Glass microspheres aren’t the answer for saving Arctic sea ice

A proposal to cover Arctic sea ice with layers of tiny hollow glass spheres about the thickness of one human hair would actually accelerate sea-ice loss and warm the climate rather than creating thick ice and lowering the temperature as proponents claim, according to a new study.

Sea ice, by reflecting the majority of the sun’s energy back to space, helps regulate ocean and air temperatures and influences ocean circulation. Its area and thickness are of critical importance to Earth’s climate. A 2018 study argued that repeated spreading of hollow glass microspheres on young Arctic sea ice would increase reflectivity, protect it from the sun and allow it to mature into highly reflective, multi-year ice.

The new study rejects that claim, finding instead that placing layers of white hollow glass microspheres onto Arctic sea ice would actually darken its surface, accelerate the loss of sea ice and further warm the climate. The new research was published today in the AGU journal Earth’s Future.

According to the 2018 study, five layers of the microspheres would reflect 43% of the incoming sunlight and allow 47% to pass through the spheres layers to the surface below. The remaining 10% would be absorbed by the microspheres—enough to hasten the melting of ice and further warm the Arctic atmosphere, the new research shows.

“Our results show that the proposed effort to halt Arctic sea-ice loss has the opposite effect of what is intended,” said Melinda Webster, a polar scientist at the University of Alaska Fairbanks Geophysical Institute and study author. “And that is detrimental to Earth’s climate and human society as a whole.”

Webster and colleague Stephen G. Warren of the University of Washington calculated changes in solar energy across eight common surface conditions found on Arctic sea ice, each of which have different reflectivities. They also considered seasonal sunlight, the intensity of solar radiation at the surface and at the top of the atmosphere, cloud cover and how the microspheres reacted with sunlight. They based their research on the same type of microspheres used in the 2018 study and on the same number of layers.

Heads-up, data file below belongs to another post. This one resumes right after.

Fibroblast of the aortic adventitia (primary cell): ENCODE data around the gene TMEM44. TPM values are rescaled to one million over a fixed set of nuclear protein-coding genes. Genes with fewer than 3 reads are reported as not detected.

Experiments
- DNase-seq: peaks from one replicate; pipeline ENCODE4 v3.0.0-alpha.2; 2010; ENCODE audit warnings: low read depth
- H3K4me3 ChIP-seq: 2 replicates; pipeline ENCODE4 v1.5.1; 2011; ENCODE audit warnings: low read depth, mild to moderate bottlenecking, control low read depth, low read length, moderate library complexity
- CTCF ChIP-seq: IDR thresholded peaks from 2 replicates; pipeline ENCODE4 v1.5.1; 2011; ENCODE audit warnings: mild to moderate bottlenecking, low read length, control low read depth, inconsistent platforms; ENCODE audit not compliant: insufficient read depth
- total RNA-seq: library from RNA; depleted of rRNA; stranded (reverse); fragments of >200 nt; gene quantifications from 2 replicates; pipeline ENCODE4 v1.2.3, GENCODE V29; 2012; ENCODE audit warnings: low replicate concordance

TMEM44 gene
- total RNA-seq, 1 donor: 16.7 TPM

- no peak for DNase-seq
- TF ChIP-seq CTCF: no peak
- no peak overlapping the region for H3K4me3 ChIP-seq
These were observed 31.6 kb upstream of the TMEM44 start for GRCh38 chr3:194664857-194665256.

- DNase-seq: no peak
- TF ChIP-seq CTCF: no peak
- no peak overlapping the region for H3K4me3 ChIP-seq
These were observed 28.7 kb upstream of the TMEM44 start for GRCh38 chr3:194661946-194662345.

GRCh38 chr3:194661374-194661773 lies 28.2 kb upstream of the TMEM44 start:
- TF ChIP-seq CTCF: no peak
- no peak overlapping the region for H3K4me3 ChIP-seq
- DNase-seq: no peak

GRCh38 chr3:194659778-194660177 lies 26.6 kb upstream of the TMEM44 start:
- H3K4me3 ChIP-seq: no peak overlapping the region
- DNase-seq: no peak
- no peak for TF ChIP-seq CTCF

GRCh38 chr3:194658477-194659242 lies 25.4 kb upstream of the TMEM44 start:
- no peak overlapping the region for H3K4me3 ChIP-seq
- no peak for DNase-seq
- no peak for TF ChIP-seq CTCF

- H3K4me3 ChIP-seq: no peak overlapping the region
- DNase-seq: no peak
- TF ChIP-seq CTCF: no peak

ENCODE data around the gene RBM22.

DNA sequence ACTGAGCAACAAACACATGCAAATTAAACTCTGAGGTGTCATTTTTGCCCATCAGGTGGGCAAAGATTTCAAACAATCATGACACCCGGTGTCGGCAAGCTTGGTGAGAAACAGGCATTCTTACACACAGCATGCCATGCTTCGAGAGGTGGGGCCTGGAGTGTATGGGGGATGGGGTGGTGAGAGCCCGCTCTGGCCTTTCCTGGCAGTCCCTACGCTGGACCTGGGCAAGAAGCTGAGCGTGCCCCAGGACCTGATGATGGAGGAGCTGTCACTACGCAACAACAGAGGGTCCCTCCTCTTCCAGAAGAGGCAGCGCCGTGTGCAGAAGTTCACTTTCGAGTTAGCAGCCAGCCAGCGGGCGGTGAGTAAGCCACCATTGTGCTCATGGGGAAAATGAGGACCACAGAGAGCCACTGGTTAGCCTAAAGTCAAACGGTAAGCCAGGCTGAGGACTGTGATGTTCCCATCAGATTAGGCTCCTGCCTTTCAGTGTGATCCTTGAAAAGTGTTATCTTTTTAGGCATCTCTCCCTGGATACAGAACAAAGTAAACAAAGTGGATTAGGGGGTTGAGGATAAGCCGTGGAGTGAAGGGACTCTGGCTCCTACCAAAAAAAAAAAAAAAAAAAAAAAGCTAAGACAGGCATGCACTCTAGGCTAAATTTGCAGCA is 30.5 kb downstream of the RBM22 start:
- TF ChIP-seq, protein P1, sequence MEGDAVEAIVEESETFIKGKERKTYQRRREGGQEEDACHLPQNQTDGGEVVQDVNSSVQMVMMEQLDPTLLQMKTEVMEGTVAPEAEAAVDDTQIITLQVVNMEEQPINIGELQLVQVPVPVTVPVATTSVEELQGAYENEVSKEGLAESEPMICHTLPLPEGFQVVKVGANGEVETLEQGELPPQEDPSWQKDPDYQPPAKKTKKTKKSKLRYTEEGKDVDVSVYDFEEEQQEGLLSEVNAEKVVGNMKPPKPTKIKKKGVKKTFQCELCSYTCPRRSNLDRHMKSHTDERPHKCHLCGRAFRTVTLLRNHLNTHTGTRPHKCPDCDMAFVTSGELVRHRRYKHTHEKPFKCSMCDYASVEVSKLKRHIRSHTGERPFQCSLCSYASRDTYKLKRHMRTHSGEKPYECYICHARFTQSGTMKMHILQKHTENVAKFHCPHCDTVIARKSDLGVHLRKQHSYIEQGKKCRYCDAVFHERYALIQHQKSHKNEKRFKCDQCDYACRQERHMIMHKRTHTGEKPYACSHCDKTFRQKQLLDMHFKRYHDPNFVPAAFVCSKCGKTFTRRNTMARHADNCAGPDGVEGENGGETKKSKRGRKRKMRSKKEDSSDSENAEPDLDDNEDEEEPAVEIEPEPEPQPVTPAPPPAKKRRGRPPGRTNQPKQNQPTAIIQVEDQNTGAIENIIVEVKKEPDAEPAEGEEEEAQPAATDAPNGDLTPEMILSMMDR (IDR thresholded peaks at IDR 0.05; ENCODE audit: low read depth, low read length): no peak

The 2018 study did not fully account for the varying surface type reflectivities or variations that would occur depending on the time of year of microspheres application. A layer of microspheres can increase the reflectivity of thin new ice, which is naturally dark, but the effect would be minimal because thin ice mostly occurs in autumn and winter when there is little sunlight. Thin ice soon gets covered by falling and drifting snow, which increases surface reflectivity.

In spring, solar energy increases with the return of the polar day. At that time, most sea ice is covered by deep, reflective snow. Because of snow’s high reflectivity, microspheres would darken the snow surface, increasing its solar absorption and subsequently accelerating its melt—the opposite of its intended effect.

The months that would seem most favorable for the application of microspheres—March, April, May and June when sunlight is increasing—are actually the worst months to apply microspheres.

In late spring and early summer, melt ponds begin to form across the sea ice as solar energy increases. Ponds would seem to be an ideal target for the use of hollow glass microspheres because they are dark and have low reflectivity.

But covering ponds with microspheres will not achieve the desired effect. An experiment on a Minnesota pond in the 2018 study showed wind blowing the buoyant spheres to the pond edge, where they clumped, much like pollen does.

Fully non-absorbing microspheres, meaning they absorb 0% rather than 10% of the incoming solar energy, might still not solve the problem because of a simple reason: quantity. About 360 million tons would be needed for a once-annual application to prevent ice melt and cool the climate. And that’s assuming the non-absorbing microspheres could be manufactured and dispersed without contamination or other unintended effects.

“The use of microspheres as a way to restore Arctic sea ice isn’t feasible,” Webster said. “While science should continue to explore ways to mitigate global warming, the best bet is for society to reduce the behaviors that continue to contribute to climate change.”

More information:
Melinda A. Webster et al, Regional Geoengineering Using Tiny Glass Bubbles Would Accelerate the Loss of Arctic Sea Ice, Earth’s Future (2022). DOI: 10.1029/2022EF002815

L. Field et al, Increasing Arctic Sea Ice Albedo Using Localized Reversible Geoengineering, Earth’s Future (2018). DOI: 10.1029/2018EF000820

Provided by
American Geophysical Union

Glass microspheres aren’t the answer for saving Arctic sea ice (2022, October 5)

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